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Summit County Rescue Group helps 2 men after kayaking incident on Lower Blue River

Stock photo of river
Posted at 7:21 AM, May 26, 2020
and last updated 2020-05-26 09:23:24-04

SUMMIT COUNTY, Colo. — The Summit County Rescue Group is reminding the public about dangerous river conditions after responding to an incident involving two inexperienced kayakers along the Lower Blue River.

On Saturday, the Summit County Rescue Group (SCRG), an all-volunteer nonprofit, was notified that around 11:19 a.m., two men — a 58-year-old father and his 32-year-old son — required help after attempting to kayak along the Lower Blue River north of Silverthorne.

The men, who were both inexperienced and had little knowledge of the river, entered the water just above the Blue River Campground around 11 a.m. with lake kayaks. They planned to exit the river at the Columbine Takeout, according to SCRG.

Shortly after they began kayaking down the river, the son fell out of his kayak. The father saw this happen and watched his son make it to the shoreline, so he attempted to grab his son’s kayak, according to SCRG.

He then went around a corner and disappeared from view.

An experienced whitewater river kayaker witnessed the entire incident and told the father to exit the river quickly because Class IV rapids were just ahead. The father attempted to get out but was unable to and became caught in the rapids, according to SCRG.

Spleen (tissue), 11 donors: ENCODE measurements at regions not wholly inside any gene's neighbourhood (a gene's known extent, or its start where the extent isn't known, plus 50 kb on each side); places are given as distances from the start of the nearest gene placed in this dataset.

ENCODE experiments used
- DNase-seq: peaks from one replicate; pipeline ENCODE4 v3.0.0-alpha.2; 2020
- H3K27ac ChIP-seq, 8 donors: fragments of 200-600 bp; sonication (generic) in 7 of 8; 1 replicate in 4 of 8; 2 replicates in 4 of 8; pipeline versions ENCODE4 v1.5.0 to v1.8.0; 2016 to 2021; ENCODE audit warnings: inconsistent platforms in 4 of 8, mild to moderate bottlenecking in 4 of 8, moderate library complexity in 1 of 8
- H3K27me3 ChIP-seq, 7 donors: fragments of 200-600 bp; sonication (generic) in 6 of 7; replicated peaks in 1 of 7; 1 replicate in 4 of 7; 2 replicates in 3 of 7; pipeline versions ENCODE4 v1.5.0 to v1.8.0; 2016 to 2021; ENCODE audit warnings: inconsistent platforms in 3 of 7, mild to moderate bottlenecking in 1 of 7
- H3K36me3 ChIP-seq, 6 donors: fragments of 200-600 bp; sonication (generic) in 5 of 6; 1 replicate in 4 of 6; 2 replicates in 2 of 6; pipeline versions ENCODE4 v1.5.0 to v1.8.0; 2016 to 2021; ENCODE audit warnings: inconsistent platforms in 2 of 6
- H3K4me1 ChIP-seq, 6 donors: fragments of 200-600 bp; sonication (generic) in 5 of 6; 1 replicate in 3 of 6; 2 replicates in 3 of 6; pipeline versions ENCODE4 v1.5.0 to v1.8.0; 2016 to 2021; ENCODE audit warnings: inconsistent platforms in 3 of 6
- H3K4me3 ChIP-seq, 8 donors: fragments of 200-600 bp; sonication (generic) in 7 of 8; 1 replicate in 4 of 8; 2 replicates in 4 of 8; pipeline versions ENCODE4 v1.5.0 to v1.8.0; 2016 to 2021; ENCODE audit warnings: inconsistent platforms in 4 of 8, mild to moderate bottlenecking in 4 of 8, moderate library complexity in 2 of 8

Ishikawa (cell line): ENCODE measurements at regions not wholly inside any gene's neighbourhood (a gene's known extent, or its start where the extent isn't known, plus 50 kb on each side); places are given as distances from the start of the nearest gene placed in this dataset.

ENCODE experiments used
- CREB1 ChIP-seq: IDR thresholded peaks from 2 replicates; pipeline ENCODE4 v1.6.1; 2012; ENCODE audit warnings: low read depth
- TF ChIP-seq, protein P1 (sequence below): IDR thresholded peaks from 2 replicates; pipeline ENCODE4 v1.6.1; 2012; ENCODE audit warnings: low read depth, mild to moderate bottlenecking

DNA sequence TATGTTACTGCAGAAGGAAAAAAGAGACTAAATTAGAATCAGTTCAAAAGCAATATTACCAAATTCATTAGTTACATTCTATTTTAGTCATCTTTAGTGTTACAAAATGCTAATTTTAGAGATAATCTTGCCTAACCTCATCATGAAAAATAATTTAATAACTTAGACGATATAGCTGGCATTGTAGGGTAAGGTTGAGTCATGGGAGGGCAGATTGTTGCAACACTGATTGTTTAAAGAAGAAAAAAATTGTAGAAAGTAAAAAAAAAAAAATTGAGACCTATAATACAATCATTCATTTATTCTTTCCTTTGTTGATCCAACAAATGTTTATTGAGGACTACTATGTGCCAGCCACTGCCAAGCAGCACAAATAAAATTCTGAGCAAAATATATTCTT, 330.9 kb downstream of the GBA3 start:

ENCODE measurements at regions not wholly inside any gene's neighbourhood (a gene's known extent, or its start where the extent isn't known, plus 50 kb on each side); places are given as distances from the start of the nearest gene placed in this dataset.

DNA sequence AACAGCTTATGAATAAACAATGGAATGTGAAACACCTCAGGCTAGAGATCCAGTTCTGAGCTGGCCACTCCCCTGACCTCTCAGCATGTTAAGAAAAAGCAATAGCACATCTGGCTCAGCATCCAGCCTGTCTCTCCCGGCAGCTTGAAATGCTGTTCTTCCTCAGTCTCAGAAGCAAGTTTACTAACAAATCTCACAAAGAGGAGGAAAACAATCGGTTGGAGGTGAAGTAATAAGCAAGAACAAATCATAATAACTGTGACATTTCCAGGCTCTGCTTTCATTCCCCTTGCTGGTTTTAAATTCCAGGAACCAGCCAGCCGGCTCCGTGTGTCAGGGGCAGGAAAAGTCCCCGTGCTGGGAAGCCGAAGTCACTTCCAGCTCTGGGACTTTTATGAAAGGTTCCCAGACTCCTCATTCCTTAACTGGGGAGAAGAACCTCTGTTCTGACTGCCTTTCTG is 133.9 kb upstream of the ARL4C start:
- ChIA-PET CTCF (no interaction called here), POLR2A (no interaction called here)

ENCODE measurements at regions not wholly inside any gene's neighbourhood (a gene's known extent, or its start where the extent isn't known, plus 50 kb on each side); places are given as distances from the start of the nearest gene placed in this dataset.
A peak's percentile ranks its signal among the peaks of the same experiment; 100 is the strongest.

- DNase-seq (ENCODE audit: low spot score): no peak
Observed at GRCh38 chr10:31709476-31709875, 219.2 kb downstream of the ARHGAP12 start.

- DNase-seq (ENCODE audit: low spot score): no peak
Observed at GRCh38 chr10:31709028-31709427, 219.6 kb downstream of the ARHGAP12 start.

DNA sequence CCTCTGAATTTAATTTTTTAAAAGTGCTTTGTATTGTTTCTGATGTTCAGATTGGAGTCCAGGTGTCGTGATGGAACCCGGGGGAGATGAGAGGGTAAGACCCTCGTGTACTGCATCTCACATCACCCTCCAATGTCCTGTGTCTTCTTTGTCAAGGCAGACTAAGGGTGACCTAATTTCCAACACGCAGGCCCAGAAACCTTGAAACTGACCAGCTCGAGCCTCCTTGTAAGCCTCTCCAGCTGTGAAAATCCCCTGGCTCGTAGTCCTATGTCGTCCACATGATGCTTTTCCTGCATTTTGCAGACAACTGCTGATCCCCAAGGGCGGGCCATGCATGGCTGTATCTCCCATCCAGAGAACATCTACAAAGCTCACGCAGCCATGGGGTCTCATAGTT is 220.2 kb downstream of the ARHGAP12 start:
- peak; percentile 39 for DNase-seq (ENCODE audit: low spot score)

The whitewater kayaker met up with the son and both saw two kayaks floating in the water, but no sign of the father. The whitewater kayaker called 911.

Several agencies responded and searched the Blue River Campground and the Columbine Takeout, according to SCRG.

Ultimately, the man was found at 12:21 p.m. on the opposite side of the river, trying to find a way across.

The Summit County Rescue Group is reminding residents and visitors that the rivers are running high and can be dangerous, especially for those unfamiliar with them.

Matt Hage, mission coordinator for this incident, said the river is getting to the point that it should be left to those who have the proper equipment, experience in river kayaking, and knowledge of the river.

“Even those with experience need to understand the river’s characteristics during spring runoff,” he said.

He said one of the lake kayaks is still submerged and it is too dangerous to retrieve as of now.

Charles Pitman, the team’s public information officer, said the rescue group has received a significant increase in search and rescue calls in the past three weeks.

Water levels are rising, and snow conditions are changing, he said. Plus, the relaxation of travel advisories has more people headed to the mountains.

Pitman reminded people to dress appropriately and to come prepared for poor weather and an extended amount of time outside.

“Many of our calls for assistance might not be necessary if there was proper planning,” he said. “Warm clothes, extra food, a GPS app, and a headlamp can go a long way to reducing the effects of bad weather, a lost trail, and a setting sun.”